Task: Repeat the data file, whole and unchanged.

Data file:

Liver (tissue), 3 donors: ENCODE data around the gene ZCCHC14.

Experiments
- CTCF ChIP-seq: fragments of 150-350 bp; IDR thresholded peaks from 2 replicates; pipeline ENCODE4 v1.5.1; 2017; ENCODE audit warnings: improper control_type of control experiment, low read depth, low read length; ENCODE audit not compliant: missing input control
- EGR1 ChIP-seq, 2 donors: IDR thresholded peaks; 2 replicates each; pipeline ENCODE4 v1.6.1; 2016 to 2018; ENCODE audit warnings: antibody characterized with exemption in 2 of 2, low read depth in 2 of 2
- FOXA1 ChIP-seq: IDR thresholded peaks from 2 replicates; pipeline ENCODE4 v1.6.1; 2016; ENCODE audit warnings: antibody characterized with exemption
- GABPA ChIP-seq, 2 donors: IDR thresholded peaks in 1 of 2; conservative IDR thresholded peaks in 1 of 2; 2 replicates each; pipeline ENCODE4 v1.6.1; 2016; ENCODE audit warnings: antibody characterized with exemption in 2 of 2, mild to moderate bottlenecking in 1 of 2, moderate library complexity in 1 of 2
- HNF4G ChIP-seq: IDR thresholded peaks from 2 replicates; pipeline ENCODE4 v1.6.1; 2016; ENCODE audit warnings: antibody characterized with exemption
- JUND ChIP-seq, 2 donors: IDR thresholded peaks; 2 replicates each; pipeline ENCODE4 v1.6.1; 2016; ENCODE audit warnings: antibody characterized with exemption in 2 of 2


Liver (tissue), 3 donors: ENCODE data around the gene ZCCHC14.

Experiments
- CTCF ChIP-seq: fragments of 150-350 bp; IDR thresholded peaks from 2 replicates; pipeline ENCODE4 v1.5.1; 2017; ENCODE audit warnings: improper control_type of control experiment, low read depth, low read length; ENCODE audit not compliant: missing input control
- EGR1 ChIP-seq, 2 donors: IDR thresholded peaks; 2 replicates each; pipeline ENCODE4 v1.6.1; 2016 to 2018; ENCODE audit warnings: antibody characterized with exemption in 2 of 2, low read depth in 2 of 2
- FOXA1 ChIP-seq: IDR thresholded peaks from 2 replicates; pipeline ENCODE4 v1.6.1; 2016; ENCODE audit warnings: antibody characterized with exemption
- GABPA ChIP-seq, 2 donors: IDR thresholded peaks in 1 of 2; conservative IDR thresholded peaks in 1 of 2; 2 replicates each; pipeline ENCODE4 v1.6.1; 2016; ENCODE audit warnings: antibody characterized with exemption in 2 of 2, mild to moderate bottlenecking in 1 of 2, moderate library complexity in 1 of 2
- HNF4G ChIP-seq: IDR thresholded peaks from 2 replicates; pipeline ENCODE4 v1.6.1; 2016; ENCODE audit warnings: antibody characterized with exemption
- JUND ChIP-seq, 2 donors: IDR thresholded peaks; 2 replicates each; pipeline ENCODE4 v1.6.1; 2016; ENCODE audit warnings: antibody characterized with exemption in 2 of 2